It's a beautiful building and the grounds have been presented in a very appealing manner.
Some exhibits are animatronic. Other than the place was busier than flies on stink and navigating the exhibits was thus a pain, I was overall impressed. Due to a time contstraint, I was unable to see the plantarium exhibit.
Less impressed was the justification they used in the exhibits. There was a Disney like video (seats that rumble and spritzes of water when the appropriate action is seen on the screen)that had a young girl wondering about the purpose of life. The video was heavy on saying the secular worlds version of events had conflicts and was based on theories, yet they only referred to an apologetic way of looking at scripture to justify the theories of the Genesis believer. It was also heavy on dissing public education rather than telling how working in concert with public education, fuller and better explanations could support the fact of God in science.
There was another portion of the exhibit that had two palentologists working a find. The speaker was a believer. The other person was not. They had been schooled together and work many of the same digs. The believer simply said they came to different conclusion using the same set of facts because of where they set their beginning. Of course the believers was in a literal interpretation of Genesis.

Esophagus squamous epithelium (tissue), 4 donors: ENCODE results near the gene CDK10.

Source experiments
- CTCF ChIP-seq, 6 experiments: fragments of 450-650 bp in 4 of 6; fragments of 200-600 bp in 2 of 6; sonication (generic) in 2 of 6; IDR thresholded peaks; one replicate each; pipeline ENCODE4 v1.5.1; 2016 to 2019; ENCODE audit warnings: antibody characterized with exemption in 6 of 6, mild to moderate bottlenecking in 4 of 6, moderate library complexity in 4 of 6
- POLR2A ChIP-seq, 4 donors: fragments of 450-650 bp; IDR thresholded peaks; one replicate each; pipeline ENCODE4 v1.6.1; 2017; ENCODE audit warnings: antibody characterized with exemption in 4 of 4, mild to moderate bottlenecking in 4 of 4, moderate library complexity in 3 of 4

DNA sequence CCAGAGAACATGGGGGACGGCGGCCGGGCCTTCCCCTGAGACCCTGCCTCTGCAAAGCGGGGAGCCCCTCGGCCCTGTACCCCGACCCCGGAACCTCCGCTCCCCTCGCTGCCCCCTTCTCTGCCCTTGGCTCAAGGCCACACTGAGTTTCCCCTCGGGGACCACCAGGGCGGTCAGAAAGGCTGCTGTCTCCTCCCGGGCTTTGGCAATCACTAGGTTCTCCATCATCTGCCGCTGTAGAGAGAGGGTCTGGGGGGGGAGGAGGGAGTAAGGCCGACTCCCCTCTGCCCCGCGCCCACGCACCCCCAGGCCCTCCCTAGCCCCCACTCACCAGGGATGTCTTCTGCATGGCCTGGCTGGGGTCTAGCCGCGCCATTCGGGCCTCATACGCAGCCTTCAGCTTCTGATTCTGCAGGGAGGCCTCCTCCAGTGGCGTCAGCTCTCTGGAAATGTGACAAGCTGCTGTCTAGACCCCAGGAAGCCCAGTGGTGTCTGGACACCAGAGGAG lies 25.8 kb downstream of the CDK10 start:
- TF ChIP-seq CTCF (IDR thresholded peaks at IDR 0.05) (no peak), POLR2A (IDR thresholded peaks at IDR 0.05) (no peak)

The remainder of the exhibits contained a lot of claims of proof, yet they was a strong use of the word "could". While the secular world claims X happened, we believe it "could" be explained as Y. The canyons of the Mt. Saint Helens eruption was often cited to explain the Grand Canyon "could" have been formed in less than 10,000 years.
It was a exhibit to plant doubt of the secular and scientific view of the world rather than provide conclusive evidence of the biblical view.
Creationists have absolutely no problem with snakes with limbs. See genesis. I’d like to see some pictures of their fossils. I’d also like to see at least one picture of one of those “abundant dinosaurs with feathers”, that are not fully functional birds. Don’t give me a bird with claws and teeth, but a reptile with feathers please! Thanks for your help-should be pretty easy with the “abundant” fossils.
LOL. Ken Ham does have quite a money maker on his hands. I have no idea whether you paid to enter or not, but just the act of attracting lots of people brings money. Just the T-shirt business must be huge.